|King hub: Image courtesy of Cyclingnews.com|
And, believe it or not, hubs are not at all created equal. This starts to bring in opinions on what works best, and what doesn't. However; there is one small detail that all hubs need to perform well, and if neglected, you really don't have a leg to stand on comparing your hub to another hub, especially if you are having issues. What would that be?
Service. Maintenance. You know.......overhauling your hubs. It has to be said- your hubs and your entire bicycle, for that matter, need to be checked and maintained on a regular basis. Really. I don't know where folks get the idea that you don't have to do anything to a bike to keep it rolling. You do have to work at it. These things need attention, and if you don't give them attention, they will bolt on you like an un-loved woman.
So, with that out of the way, and assuming you are taking great care of your particular hubs, what is it that works best?
|Shimano internally geared 3 speed hub diagram|
Not the marine animal. No, we're talking about little rubber, plastic, and metal barricades against intrusion by dust, dirt, and water. Sounds great then. Get some seals and you're all good, right? Not so fast there.....
There are bearings, and there are bearings. Some are sealed with plastic barriers in a stainless steel case, much like what you see in the Chris King hub, and some are ball bearings that rely on a "labyrinth seal" system, which is what Shimano mtb hubs have used, amongst others. Which is better is a matter of opinion, but generally speaking, the type in the Chris King hub, or "sealed bearings", as they are known as, get the lions share of nods amongst aficionados of mechanicing.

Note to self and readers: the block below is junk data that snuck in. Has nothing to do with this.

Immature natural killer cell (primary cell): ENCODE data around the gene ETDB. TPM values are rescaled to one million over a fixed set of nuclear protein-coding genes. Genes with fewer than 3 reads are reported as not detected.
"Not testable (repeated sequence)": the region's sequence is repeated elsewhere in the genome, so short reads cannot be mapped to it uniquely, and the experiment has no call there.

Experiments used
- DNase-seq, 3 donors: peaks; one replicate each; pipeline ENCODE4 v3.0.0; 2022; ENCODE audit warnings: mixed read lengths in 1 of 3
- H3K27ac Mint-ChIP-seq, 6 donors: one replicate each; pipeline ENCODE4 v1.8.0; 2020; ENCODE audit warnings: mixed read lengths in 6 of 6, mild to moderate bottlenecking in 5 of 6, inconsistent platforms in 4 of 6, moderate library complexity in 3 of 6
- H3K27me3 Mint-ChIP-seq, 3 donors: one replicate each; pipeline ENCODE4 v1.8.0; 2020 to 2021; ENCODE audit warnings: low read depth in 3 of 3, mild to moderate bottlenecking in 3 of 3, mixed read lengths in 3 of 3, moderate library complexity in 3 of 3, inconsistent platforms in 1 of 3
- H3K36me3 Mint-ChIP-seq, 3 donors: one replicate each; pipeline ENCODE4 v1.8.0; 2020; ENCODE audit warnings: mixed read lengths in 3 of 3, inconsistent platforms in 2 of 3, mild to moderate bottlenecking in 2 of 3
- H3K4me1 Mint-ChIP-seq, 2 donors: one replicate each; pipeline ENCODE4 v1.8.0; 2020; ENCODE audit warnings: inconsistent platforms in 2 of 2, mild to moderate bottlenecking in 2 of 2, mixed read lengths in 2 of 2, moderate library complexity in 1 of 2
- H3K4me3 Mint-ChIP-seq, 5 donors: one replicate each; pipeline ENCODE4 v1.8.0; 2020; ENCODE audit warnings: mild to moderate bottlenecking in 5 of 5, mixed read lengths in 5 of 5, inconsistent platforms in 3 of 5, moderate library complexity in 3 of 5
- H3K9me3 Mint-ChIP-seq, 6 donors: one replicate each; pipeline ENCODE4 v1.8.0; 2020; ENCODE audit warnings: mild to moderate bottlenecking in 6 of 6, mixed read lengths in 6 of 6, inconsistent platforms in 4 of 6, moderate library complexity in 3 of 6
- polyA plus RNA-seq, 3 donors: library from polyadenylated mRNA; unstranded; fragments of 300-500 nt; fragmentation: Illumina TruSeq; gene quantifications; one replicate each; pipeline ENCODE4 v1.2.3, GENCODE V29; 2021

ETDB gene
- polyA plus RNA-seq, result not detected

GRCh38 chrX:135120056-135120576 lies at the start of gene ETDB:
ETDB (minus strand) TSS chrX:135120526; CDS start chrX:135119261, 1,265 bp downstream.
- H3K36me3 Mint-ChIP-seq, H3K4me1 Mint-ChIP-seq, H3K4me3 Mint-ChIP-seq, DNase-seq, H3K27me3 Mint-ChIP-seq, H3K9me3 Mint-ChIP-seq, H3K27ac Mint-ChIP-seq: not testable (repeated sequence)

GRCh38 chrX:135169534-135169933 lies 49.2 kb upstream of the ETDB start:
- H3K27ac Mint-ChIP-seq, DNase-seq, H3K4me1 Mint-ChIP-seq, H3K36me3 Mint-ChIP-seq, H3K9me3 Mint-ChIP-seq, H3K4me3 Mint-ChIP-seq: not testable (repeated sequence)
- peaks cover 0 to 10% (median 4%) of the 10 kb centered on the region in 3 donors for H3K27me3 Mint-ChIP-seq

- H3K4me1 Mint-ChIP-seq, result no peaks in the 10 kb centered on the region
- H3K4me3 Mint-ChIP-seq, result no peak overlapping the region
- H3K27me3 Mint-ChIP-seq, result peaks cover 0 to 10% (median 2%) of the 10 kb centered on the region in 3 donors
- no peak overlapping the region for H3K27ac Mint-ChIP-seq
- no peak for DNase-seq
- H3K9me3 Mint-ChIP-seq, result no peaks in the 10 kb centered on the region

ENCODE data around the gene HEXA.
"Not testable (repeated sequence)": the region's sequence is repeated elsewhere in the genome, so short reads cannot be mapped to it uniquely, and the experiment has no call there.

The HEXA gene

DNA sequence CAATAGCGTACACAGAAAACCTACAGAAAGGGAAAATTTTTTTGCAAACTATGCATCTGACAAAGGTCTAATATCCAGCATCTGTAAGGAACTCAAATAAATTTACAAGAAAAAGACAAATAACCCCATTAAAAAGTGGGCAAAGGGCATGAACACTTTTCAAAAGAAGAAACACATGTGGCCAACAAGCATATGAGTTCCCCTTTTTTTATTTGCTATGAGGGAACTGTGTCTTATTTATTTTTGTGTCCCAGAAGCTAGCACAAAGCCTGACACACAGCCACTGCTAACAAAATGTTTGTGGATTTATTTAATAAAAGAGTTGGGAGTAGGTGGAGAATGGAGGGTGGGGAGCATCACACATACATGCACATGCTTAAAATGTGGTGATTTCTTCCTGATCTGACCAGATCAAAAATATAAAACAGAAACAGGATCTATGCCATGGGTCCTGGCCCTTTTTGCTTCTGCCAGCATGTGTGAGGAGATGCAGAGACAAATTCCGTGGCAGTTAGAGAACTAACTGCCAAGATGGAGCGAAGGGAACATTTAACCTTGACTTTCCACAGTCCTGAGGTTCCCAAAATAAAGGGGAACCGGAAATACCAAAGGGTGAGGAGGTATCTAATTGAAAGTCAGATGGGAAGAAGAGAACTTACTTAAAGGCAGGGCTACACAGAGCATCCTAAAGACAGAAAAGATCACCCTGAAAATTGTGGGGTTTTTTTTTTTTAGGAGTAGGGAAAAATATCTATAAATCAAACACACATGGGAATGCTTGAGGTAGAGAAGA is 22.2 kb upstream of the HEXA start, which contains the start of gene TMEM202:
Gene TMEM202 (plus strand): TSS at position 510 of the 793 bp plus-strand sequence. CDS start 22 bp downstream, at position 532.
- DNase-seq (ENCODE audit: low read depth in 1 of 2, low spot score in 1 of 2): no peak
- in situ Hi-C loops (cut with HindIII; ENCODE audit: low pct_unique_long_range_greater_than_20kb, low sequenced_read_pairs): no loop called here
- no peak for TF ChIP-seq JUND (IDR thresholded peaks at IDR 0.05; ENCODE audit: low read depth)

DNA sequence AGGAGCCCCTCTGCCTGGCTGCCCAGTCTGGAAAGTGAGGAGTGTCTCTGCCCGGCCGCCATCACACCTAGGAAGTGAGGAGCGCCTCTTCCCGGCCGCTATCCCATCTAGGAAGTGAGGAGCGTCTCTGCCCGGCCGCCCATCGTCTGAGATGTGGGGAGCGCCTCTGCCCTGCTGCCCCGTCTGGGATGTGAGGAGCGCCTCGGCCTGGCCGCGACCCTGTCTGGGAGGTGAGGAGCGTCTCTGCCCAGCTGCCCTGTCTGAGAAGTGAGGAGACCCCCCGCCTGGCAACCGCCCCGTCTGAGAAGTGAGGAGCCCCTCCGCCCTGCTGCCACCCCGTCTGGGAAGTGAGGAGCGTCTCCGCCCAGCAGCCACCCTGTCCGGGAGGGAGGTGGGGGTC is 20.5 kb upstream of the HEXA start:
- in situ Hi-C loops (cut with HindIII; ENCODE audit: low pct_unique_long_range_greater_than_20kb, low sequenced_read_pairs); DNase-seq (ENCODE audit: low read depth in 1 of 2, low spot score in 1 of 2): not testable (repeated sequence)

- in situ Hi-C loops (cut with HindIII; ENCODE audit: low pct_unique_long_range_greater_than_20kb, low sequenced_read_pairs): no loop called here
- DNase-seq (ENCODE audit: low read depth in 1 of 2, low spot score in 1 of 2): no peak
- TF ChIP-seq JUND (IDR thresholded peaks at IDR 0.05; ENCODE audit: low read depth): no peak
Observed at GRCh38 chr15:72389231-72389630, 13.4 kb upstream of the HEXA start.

The thing is, if a bunch of grit does make its way into the "sealed bearing", it is going to stay there until it chews everything up eventually. The labyrinth seal lets things in and out, so maybe you will get long life, maybe not. Again, servicing a labyrinth sealed system is pretty easy, but you actually have to do it. The sealed bearing system could be serviced too, but it isn't as easily done.
|A serviceable hub?|
My grandfather was a farmer a long time ago. When I was a young lad, I would follow him everywhere he went, watching his every move. He was my hero at the time. Well, as he would go to hitch up an implement to the ole John Deere A Model, he would grab a grease gun from the engine bay, and grease the implement before he used it by squirting a few pumps of grease into a zert on different points on the implement. This forced old, watered down, dirty grease out, and replaced it with new, fresh grease. Maintenance.
You know what? There were bicycle hubs that you could do the same thing with. Brilliant idea, and too bad it doesn't exist as new anymore. It was developed by Charlie Cunningham of WTB, and it was called "Grease Guard". Suntour licensed the technology for a while as well. I had a full XC Pro Suntour Grease Guard gruppo on my first serious mtb, and like my grandfather, I greased those bearings regularly. Never had any problems keeping those bearings smooth and trouble free. In fact, the wheels still live on my Xtracycled Schwinn, and the hubs have never been apart. Don't need to be. As long as I can grease them.
Seems to me it is an idea worth reviving, especially for us dirt and gravel riders.